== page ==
The telephone industry quickly seized on the new fiber-optic technology. It was anticipated that a bundle of optical fibers having the diameter of a pencil could carry several hundred telephone calls at the same time. Optical fibers were first tested by telephone companies in big cities, where ever-increasing, high-density phone traffic often overloaded the capacity of underground conduits. On May 11, 1977, American Telephone and Telegraph American Telephone and Telegraph Company (AT&T), in a cooperative venture with Illinois Bell Telephone, Western Electric, and Bell Telephone Laboratories, began the first commercial test of fiber-optic telecommunications in downtown Chicago. In the keynote speech at the opening ceremonies for the Chicago system, AT&T’s vice president of engineering and network services, Morris Tanenbaum, noted that “there is a long, often torturous path that must be traveled between a research discovery and its application in a practical cost-effective system.” The experimental system in Chicago represented the culmination of nearly twenty years of research and development, much of it conducted at a furious and highly competitive pace.

The Chicago test was intended to evaluate the potential of fiber-optic telecommunications under actual operating conditions and to acquire experience in the installation, operation, and maintenance of such a system in a congested, urban area. The system consisted of a 2.4-kilometer cable laid beneath the city’s streets in existing telephone ducts. The cable, 1.3 centimeters in diameter, linked an office building in Chicago’s business district with two telephone exchange centers. Voice, data, and video signals were coded into pulses of laser light and transmitted through the hair-breadth glass fibers. The tests demonstrated successfully that it was possible for a single pair of fibers to carry nearly six hundred telephone conversations with a high degree of reliability and at a reasonable cost.

Six years later, in October, 1983, scientists at Bell Laboratories Bell Telephone Laboratories succeeded in transmitting the equivalent of six thousand telephone signals through an optical fiber cable 161 kilometers long. Since that time, countries all over the world, from England to Indonesia, have developed optical communications systems.


Hailed as a revolutionary new technology, the greatest impact of fiber optics has been in the telecommunications industry. Optical fibers provide greater information-carrying capacity—a single fiber can now carry thousands of conversations with complete freedom from electrical interference. Made of common materials—glass and plastic—they are less expensive than copper wire, weigh less, and take up considerably less space. Because the laser-light signals do not degrade over distances, they do not require the regular and periodic amplification that electrical signals passing through a copper wire require. In terms of both economics and logistics, fiber-optic technologies revolutionized the telecommunications industry, until satellite and wireless communications surpassed land-based systems.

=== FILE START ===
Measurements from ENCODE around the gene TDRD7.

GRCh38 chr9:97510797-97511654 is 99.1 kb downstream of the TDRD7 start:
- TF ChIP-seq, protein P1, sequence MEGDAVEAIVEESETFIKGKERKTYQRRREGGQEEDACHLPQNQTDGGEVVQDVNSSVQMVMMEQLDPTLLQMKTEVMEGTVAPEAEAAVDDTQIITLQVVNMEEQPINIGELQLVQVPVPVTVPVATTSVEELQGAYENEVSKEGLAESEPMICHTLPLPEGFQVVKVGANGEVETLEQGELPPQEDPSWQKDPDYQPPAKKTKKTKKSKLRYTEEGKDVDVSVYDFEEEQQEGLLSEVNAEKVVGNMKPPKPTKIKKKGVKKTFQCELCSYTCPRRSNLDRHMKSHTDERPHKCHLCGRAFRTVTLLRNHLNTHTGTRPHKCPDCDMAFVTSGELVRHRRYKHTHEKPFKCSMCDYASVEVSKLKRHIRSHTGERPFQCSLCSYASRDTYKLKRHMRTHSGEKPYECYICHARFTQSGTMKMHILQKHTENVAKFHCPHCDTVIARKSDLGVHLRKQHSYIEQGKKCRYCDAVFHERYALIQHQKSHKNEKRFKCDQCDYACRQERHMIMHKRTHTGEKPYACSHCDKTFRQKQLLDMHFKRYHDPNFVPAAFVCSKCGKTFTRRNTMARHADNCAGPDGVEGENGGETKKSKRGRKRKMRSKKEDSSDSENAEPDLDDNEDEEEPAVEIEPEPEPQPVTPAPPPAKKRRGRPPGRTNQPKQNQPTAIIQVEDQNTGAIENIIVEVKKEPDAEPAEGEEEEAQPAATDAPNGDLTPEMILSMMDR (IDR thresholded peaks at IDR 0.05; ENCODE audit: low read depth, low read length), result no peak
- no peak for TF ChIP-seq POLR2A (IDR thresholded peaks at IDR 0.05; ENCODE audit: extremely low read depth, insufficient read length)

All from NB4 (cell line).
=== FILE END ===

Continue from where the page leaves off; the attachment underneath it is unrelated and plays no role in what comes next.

One of the first uses of fiber optics and perhaps its best-known application is the fiberscope, a medical instrument that permits internal examination of the human body without surgery or X-ray techniques. The fiberscope, or endoscope, developed in the late 1950’s by Narinder S. Kapany (who coined the term “fiber optics”), a physicist and president of Optical Technology, Inc., consists of two fiber bundles. One of the fiber bundles transmits bright light into the patient, while the other conveys a color image back to the eye of the physician. The fiberscope has been used to look for ulcers, cancer, and polyps in the stomach, intestine, and esophagus of humans. Medical instruments, such as forceps, can be attached to the fiberscope, allowing the physician to perform a range of medical procedures, such as clearing a blocked windpipe or cutting precancerous polyps from the colon. Fiber-optic technology[Fiber optic technology]
Telecommunications;fiber optics
Telephone technology

Further Reading

  • Boraiko, Allen A. “Fiber Optics: Harnessing Light by a Thread.” National Geographic, October, 1979, 516-535. Fascinating and lively account of the development of fiber optics intended for the average reader. Provides a historical context for the breakthrough discoveries of the 1960’s and 1970’s in the areas of laser and glass fiber technologies. Based in part on interviews with scientists and researchers working in the field of fiber optics. Includes stunning color photographs.
  • Boyle, W. S. “Light-Wave Communications.” Scientific American 237 (August, 1977): 40-48. Describes the experimental fiber-optic system set up in Chicago in May of 1977, the first commercial test of “light-wave” telephone service. The article provides detailed, technical information on the laser technology involved as well as the operating principles of optical fiber transmission. Includes diagrams showing cross sections of lasers, optical fibers, and cables.
  • Bruce, Robert V. Bell: Alexander Graham Bell and the Conquest of Solitude. Ithaca, New York: Cornell University Press, 1990. Reprint of the 1973 edition. Considered by many to be the definitive biography of Bell. Bruce describes Bell’s invention within the context of the history of American science and technology. Heavily illustrated. Includes a bibliography and index.

  • Inventors and Discoverers: Changing Our World. Washington, D.C.: National Geographic Society, 1988. Beautifully illustrated and well-written tribute to inventors and their inventions. Contains fascinating details of the lives of the men and women who made discoveries that dramatically changed the world in which they lived. The essay by science writer Stephen Hall, “The Age of Electricity,” covers the contributions made by Morse and Bell. Includes an introductory essay by Daniel Boorstin, American historian and former Librarian of Congress.
  • Kapany, N. S. Fiber Optics: Principles and Applications. New York: Academic Press, 1967. Assumes an understanding of physics at the undergraduate level. The first part of the book provides a theoretical background, while the second part covers the applications of fiber optics in various fields, including medicine, photoelectronics, and high-speed photography.